On sidewalks, in restaurants and in movie theaters, the sound of ringing is incessant.

In today's technology-reliant culture, it seems impossible to escape the annoyances of cell phones -- and the rudeness of their owners.

Some officials have become so fed up with loud mobile-phone rings and conversations that they've contemplated banning the use of cells in some venues.

But a few innovative companies are trying to encourage cell-phone courtesy in other ways.

A recent study found a decrease in the number of Americans who will use their phones in public places like movie theaters, but many mobile phone users remain surprisingly inconsiderate.

"To my big surprise 28 percent of Americans say that they still find it acceptable to use cell phones in a restaurant," said Delly Tamer, president and CEO of LetsTalk, the company that conducted the survey. "Someone somewhere has to make some rules."

To try to curb this kind of behavior, the Boston and San Francisco-based IDEO, the same firm that invented the computer mouse and the toothpaste squeeze tube, has come up with several cell-phone models that would deter people from having bothersome mobile chats in public. One of them shocks the caller if he or she talks too loudly.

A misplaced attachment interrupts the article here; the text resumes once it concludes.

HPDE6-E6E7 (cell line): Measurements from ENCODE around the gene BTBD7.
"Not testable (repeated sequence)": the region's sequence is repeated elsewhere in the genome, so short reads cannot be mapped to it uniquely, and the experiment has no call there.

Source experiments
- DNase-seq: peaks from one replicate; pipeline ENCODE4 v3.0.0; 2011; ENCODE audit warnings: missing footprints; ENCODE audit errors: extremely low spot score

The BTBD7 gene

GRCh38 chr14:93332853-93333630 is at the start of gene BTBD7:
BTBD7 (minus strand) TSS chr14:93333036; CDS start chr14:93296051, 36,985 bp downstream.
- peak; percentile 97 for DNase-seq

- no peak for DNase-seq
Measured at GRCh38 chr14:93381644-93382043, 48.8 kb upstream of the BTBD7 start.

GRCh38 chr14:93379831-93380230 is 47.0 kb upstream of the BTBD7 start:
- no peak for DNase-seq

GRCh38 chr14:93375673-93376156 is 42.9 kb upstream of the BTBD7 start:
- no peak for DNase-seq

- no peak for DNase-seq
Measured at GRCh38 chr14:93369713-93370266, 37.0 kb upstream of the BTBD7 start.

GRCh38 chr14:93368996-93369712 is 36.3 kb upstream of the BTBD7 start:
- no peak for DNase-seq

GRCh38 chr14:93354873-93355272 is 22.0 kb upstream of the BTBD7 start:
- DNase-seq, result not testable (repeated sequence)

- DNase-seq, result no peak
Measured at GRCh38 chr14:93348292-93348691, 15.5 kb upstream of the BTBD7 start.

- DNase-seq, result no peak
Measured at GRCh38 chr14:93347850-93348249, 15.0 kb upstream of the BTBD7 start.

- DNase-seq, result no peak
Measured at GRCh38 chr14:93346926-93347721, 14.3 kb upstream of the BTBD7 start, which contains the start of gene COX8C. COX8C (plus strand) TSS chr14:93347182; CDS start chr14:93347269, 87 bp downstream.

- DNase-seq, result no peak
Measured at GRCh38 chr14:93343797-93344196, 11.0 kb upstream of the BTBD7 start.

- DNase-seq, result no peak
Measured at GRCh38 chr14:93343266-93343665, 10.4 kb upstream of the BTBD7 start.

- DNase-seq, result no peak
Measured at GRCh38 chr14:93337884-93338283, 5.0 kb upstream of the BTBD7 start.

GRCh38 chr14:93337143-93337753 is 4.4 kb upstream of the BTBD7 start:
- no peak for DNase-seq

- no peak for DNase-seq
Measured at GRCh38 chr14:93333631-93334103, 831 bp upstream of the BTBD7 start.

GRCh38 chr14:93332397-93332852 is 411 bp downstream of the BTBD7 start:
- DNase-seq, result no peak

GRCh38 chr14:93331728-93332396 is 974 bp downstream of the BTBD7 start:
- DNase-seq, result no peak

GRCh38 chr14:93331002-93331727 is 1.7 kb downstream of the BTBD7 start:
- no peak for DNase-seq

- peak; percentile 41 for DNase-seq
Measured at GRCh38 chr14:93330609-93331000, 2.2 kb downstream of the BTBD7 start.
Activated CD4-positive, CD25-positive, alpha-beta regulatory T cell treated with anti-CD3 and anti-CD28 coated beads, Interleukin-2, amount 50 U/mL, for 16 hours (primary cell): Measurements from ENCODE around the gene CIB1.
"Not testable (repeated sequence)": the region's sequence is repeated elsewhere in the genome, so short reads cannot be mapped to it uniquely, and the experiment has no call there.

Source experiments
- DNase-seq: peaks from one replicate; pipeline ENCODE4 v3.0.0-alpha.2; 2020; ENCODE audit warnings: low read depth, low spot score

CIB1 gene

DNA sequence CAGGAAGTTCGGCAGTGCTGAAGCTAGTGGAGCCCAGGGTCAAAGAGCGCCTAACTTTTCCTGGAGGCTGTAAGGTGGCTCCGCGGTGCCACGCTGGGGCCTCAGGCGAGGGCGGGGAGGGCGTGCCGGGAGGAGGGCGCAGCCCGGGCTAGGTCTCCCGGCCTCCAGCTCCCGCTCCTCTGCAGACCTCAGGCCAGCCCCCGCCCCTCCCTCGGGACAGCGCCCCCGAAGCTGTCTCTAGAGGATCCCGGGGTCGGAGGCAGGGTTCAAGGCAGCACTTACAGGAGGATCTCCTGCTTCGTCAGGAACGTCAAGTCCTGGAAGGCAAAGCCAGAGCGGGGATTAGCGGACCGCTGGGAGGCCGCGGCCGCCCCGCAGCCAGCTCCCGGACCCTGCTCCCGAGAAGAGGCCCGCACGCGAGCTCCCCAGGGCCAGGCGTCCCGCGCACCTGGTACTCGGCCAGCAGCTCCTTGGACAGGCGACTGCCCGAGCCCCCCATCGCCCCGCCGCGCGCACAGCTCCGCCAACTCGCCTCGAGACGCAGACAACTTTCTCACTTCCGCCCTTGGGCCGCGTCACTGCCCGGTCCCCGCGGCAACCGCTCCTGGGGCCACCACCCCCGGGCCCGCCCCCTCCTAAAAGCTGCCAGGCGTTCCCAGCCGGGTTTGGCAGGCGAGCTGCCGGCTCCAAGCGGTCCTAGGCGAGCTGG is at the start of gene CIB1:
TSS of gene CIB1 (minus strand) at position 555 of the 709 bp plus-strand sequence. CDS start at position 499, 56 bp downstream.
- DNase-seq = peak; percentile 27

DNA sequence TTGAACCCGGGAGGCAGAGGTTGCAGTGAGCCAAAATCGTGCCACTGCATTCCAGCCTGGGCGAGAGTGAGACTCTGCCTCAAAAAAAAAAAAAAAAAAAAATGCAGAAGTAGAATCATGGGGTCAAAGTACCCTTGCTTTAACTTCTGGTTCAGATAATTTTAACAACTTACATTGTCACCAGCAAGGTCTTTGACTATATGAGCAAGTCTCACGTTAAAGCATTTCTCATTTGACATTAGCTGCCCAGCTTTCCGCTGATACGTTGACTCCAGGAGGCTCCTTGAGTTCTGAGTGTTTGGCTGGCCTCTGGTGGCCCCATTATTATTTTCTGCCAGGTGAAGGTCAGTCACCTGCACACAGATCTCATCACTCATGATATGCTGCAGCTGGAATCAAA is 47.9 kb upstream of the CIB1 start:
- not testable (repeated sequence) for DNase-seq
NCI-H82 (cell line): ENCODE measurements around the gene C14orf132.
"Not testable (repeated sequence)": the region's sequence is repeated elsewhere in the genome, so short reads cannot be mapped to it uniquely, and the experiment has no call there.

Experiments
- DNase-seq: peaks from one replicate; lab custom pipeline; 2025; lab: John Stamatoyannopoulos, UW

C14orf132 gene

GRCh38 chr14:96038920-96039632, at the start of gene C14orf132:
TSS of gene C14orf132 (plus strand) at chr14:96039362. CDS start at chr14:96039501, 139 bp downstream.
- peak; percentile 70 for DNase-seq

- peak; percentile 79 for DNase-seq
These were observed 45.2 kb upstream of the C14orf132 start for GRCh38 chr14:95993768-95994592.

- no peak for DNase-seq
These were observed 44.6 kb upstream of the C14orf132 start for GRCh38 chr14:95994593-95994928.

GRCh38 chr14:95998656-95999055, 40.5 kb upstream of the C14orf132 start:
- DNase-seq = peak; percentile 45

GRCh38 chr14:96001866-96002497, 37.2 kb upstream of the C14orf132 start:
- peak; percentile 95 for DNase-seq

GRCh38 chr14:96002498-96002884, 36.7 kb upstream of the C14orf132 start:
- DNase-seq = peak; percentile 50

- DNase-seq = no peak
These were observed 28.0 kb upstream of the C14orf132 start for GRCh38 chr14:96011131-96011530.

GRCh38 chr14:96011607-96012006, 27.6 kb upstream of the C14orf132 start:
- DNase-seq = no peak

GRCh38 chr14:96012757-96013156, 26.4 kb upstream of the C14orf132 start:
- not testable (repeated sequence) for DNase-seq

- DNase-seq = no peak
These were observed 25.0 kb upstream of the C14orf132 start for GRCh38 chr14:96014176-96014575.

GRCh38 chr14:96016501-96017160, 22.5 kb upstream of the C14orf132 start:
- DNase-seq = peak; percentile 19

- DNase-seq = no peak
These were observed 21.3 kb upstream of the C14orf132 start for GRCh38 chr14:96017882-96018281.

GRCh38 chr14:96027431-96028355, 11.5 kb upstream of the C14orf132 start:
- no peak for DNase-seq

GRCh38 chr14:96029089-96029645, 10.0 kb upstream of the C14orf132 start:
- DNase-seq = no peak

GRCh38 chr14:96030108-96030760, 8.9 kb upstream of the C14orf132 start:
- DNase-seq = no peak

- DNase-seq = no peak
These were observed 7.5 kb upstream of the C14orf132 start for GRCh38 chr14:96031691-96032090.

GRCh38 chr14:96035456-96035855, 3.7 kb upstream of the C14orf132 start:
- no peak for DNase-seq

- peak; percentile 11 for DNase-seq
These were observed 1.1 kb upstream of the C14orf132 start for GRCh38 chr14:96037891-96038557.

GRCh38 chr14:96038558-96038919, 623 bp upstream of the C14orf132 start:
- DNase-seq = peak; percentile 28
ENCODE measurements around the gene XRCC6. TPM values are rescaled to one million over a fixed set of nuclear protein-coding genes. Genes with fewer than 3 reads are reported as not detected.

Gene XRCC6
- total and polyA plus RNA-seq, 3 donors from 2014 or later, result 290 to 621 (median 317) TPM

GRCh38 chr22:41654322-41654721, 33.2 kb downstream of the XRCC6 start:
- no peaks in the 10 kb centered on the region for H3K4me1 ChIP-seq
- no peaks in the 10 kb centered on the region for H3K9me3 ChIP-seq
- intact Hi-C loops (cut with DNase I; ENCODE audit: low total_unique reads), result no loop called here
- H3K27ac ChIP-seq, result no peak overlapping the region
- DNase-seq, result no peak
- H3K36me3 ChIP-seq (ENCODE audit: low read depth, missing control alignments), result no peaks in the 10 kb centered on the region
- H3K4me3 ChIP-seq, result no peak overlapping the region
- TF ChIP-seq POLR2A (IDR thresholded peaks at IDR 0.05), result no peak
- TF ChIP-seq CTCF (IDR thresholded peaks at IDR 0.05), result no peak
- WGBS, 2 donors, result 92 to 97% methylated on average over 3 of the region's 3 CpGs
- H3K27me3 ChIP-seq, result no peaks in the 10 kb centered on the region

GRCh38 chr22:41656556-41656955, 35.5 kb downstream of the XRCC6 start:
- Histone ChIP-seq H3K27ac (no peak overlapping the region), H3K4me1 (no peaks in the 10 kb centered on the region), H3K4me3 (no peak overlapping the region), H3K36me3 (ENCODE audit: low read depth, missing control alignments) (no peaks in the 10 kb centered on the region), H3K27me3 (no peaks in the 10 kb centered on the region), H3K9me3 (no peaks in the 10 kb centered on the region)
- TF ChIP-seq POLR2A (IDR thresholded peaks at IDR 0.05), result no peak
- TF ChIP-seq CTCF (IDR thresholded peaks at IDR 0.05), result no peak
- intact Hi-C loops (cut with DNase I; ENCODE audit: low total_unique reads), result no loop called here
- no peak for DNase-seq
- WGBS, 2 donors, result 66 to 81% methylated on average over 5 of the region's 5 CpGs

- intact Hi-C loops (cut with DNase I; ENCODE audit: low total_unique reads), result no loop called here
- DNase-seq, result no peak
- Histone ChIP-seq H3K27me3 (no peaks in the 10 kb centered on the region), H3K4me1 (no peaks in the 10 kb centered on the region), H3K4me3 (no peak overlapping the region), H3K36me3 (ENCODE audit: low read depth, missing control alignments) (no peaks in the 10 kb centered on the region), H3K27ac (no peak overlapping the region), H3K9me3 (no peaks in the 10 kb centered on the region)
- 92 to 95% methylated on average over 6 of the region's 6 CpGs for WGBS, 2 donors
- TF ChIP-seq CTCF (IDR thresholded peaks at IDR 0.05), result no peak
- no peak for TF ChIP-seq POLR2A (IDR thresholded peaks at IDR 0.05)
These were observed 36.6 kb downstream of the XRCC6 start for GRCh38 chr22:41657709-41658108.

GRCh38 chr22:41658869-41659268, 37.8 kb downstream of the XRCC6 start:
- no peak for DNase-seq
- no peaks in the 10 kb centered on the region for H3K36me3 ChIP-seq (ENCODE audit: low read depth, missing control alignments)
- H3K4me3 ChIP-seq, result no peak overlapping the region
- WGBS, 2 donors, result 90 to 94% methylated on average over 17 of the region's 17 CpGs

"It's kind of like having your mother in the room reminding you," said IDEO General Manager Tom Kelley.

Thus far, laws designed to curb cell phone use have mostly been met with static – though one piece of legislation involving cell-phone safety was successful in getting through. In the interest of reducing phone-related highway accidents, New York passed a law last year that prohibits their use while driving. The move has prompted other states to consider similar bills.

But such laws don't prevent less risky situations of public cell phone calls, such as angering the people near you. That's where the etiquette rules and IDEO's concepts for "social mobiles" come in.

Besides the electric shock, another deterrent would allow callers in crowded or quiet public places to react to the person on the other end by pressing a button instead of giving a verbal answer. Different buttons produce different sounds depending on the response. A downside is the limited number of possible programmed responses.

A third, more fanciful, IDEO concept is a phone resembling a trumpet that users have to "play" to make a call. The embarrassment factor would be enough to deter people from phoning in public – but the disadvantage is trying to get cell-phone users to buy such a contraption in the first place.

All the models are still on the drawing board.

So, until the standards of etiquette are completed and circulated, cell phone users would be wise to heed these simple rules: Turn off the phone in restaurants, movie theaters, museums, libraries, churches and other public places where calls might be disruptive; speak quietly; and keep conversations short.

And if you are tempted to gab loudly or reveal intimate details during a public cell phone call, remember: The person you're talking to isn't the only one who can hear you. Everyone else around is getting an earful, too.

Fox News' Catherine Donaldson-Evans contributed to this report.